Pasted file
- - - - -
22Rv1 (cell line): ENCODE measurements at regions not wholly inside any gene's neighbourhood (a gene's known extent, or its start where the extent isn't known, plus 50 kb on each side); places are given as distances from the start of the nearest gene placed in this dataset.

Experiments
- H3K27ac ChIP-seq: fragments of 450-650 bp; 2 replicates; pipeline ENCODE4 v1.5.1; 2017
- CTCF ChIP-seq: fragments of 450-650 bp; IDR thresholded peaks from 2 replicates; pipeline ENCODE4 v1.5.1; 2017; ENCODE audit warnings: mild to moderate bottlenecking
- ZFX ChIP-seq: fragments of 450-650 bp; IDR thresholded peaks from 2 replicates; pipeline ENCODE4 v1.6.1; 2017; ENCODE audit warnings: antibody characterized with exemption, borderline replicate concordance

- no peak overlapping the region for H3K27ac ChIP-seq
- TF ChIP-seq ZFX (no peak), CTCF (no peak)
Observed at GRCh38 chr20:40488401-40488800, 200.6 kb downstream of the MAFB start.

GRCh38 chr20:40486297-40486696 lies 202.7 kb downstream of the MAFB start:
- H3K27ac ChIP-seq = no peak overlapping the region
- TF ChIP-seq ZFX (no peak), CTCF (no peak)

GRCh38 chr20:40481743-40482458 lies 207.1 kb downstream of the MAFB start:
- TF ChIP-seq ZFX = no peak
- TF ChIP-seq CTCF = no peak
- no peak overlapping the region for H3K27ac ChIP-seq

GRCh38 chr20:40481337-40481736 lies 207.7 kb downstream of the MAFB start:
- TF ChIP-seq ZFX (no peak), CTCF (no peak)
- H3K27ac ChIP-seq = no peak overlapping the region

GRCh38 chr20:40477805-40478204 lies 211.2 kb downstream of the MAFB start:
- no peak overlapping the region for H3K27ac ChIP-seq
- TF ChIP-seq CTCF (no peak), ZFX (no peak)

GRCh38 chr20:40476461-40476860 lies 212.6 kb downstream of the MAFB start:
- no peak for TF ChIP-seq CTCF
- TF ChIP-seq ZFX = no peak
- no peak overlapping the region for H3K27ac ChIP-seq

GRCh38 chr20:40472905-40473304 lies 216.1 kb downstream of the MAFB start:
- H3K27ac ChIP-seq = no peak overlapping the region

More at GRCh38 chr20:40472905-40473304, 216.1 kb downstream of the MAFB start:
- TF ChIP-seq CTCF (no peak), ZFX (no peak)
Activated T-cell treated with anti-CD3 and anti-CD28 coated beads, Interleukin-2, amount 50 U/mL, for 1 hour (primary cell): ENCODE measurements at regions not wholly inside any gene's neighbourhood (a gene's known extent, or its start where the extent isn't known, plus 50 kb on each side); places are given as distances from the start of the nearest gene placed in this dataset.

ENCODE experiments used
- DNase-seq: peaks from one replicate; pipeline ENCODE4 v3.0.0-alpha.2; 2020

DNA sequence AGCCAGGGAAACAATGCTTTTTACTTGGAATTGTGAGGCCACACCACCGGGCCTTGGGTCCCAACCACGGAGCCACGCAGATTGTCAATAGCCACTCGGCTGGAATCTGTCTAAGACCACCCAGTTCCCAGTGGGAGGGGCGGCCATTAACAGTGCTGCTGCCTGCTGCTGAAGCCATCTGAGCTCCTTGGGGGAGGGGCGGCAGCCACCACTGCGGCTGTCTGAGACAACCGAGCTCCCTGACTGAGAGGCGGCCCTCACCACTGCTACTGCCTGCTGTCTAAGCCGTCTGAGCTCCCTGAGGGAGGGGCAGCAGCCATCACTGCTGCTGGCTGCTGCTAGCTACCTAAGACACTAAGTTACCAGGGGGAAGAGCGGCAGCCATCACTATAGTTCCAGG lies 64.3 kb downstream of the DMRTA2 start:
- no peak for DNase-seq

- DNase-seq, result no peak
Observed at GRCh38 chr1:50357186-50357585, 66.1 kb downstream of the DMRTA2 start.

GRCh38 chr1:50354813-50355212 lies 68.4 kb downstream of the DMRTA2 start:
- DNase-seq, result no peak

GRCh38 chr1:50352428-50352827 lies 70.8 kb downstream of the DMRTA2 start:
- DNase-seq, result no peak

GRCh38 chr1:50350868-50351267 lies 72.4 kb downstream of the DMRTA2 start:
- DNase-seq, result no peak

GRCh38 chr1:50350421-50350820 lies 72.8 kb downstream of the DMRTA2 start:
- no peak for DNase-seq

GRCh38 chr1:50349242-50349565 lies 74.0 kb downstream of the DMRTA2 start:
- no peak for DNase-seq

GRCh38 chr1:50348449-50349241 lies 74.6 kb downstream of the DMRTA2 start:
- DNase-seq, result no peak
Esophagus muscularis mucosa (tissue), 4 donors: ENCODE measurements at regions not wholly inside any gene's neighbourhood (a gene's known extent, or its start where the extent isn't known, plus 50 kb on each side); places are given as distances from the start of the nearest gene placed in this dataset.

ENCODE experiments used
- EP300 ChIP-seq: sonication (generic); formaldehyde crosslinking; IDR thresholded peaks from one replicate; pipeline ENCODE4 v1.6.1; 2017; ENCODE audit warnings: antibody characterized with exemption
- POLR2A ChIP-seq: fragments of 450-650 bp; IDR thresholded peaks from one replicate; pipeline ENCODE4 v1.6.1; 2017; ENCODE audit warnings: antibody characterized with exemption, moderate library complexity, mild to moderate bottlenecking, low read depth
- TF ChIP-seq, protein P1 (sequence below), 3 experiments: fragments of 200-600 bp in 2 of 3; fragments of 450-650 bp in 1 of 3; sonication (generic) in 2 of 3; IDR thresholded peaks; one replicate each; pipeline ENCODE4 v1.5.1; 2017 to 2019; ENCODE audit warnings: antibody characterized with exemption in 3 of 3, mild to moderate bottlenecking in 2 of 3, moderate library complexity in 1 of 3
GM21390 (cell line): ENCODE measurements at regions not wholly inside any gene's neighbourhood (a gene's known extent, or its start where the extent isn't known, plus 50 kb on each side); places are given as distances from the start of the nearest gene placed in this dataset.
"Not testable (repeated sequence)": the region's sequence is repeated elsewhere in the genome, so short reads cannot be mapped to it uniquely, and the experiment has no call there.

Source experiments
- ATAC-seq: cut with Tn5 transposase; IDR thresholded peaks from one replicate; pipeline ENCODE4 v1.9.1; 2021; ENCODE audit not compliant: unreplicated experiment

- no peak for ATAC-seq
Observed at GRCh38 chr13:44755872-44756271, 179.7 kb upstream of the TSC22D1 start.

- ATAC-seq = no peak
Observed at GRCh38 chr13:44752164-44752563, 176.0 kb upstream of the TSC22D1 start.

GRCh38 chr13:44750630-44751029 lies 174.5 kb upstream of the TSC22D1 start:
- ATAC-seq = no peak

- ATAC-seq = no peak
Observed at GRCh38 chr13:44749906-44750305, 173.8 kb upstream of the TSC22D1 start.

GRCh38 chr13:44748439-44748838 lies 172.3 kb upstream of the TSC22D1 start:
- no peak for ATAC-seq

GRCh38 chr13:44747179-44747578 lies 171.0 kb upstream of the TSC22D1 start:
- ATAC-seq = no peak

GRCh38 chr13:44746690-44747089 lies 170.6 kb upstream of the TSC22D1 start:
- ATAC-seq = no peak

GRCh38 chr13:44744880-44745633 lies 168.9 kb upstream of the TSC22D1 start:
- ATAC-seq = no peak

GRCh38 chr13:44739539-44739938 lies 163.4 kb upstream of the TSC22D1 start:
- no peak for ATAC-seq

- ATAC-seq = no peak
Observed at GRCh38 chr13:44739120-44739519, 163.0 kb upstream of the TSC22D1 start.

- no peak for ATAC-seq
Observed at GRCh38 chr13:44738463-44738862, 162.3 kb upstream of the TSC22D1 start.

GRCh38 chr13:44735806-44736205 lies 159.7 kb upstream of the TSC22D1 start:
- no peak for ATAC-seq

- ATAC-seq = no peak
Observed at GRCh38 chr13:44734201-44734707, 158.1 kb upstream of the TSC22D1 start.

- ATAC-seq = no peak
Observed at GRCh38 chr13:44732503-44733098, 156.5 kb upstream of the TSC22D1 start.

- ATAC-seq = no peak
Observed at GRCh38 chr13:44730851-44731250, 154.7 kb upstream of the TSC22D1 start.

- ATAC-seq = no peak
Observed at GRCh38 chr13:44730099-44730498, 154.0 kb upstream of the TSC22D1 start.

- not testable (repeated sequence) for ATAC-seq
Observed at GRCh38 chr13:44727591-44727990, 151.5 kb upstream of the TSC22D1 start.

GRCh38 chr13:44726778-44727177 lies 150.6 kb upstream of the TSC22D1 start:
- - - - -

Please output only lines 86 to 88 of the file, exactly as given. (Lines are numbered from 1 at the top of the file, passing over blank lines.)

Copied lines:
- ATAC-seq = no peak
Observed at GRCh38 chr13:44730851-44731250, 154.7 kb upstream of the TSC22D1 start.

- ATAC-seq = no peak